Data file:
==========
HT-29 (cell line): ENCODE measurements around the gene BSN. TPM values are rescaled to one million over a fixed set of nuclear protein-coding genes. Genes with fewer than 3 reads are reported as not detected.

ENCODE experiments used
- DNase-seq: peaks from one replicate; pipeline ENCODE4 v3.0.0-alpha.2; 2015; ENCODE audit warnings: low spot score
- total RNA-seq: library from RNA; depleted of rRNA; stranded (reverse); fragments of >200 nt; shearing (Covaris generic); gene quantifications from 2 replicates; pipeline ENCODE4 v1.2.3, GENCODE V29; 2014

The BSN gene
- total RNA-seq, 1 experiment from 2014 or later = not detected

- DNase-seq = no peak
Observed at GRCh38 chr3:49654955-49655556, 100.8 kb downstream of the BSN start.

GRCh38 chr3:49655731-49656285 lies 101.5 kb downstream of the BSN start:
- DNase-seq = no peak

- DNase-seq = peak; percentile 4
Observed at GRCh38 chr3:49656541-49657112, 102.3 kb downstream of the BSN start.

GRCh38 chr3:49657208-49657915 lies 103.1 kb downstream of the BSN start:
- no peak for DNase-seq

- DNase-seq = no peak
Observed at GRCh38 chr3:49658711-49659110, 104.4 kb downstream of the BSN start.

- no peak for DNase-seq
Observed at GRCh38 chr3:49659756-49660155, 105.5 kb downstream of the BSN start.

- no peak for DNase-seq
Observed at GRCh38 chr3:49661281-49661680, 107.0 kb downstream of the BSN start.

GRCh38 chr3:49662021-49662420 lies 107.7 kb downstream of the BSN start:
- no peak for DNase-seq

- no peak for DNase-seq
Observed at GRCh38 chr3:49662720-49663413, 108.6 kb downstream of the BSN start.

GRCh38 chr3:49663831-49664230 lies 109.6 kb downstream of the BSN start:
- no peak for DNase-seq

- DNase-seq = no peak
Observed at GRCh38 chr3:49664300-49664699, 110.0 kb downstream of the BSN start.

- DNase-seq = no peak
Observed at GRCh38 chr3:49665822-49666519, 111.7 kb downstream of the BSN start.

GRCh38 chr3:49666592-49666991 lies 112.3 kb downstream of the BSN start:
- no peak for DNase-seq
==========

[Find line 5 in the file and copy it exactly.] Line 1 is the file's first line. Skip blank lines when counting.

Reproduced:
The BSN gene